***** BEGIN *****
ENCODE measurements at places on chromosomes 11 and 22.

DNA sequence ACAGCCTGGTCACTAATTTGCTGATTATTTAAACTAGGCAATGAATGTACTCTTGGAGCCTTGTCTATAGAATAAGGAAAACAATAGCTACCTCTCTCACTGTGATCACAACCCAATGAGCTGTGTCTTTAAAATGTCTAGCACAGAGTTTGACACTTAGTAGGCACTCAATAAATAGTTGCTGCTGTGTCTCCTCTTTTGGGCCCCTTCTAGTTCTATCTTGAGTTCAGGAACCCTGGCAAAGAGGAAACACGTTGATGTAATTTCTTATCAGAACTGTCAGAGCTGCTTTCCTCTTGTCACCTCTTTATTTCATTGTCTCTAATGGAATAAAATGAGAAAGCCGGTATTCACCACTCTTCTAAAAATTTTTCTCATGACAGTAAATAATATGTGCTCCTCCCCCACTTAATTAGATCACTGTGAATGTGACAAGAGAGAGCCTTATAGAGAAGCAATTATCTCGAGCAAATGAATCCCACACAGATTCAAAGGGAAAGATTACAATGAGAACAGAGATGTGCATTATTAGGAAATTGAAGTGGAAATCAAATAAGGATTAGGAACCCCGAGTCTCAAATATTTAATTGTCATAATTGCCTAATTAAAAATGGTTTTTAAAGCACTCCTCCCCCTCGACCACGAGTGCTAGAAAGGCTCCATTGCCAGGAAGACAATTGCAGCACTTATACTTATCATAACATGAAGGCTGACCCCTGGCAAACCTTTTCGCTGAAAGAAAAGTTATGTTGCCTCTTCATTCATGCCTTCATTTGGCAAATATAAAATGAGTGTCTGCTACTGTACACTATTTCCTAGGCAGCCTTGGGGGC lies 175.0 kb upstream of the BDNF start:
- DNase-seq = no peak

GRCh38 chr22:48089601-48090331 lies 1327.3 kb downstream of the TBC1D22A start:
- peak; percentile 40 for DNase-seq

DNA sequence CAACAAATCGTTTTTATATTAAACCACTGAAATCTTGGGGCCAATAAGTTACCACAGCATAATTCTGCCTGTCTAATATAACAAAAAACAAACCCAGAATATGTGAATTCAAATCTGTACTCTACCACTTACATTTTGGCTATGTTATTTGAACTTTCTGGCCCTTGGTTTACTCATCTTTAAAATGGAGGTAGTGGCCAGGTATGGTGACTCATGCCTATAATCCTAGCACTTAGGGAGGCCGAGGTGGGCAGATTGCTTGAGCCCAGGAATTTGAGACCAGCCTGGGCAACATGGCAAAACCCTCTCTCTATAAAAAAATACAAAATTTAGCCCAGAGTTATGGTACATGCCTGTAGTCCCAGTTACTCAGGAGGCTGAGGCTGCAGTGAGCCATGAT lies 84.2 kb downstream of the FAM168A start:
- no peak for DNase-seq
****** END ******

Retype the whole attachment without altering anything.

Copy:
ENCODE measurements at places on chromosomes 11 and 22.

DNA sequence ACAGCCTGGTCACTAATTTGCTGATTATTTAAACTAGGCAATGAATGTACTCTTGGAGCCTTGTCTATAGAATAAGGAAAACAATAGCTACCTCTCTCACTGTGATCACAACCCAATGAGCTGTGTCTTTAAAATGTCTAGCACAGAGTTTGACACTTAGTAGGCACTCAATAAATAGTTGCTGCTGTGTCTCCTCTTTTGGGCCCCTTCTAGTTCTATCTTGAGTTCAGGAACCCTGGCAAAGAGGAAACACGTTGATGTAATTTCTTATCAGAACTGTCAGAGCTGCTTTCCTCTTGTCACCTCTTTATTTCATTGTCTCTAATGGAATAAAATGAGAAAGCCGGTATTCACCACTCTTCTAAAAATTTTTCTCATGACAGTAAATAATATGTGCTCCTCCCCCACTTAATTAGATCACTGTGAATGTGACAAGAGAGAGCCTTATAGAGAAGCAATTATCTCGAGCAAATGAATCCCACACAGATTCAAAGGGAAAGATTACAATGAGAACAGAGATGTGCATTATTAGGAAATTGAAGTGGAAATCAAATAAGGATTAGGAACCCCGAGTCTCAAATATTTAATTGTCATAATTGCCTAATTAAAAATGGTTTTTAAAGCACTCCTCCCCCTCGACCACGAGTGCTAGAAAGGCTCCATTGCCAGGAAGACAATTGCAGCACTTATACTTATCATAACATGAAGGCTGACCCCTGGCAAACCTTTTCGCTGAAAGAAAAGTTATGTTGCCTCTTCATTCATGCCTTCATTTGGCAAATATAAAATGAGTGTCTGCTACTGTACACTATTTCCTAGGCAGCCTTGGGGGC lies 175.0 kb upstream of the BDNF start:
- DNase-seq = no peak

GRCh38 chr22:48089601-48090331 lies 1327.3 kb downstream of the TBC1D22A start:
- peak; percentile 40 for DNase-seq

DNA sequence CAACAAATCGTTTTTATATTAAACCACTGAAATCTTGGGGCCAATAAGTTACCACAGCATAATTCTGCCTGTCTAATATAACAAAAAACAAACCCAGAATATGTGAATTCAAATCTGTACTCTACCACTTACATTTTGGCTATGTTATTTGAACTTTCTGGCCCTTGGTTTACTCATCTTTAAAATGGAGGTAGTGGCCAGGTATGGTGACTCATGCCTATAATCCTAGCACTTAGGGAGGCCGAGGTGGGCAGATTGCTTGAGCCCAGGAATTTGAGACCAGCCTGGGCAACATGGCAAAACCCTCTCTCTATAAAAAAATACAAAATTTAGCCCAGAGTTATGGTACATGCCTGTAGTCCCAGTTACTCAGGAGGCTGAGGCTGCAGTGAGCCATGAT lies 84.2 kb downstream of the FAM168A start:
- no peak for DNase-seq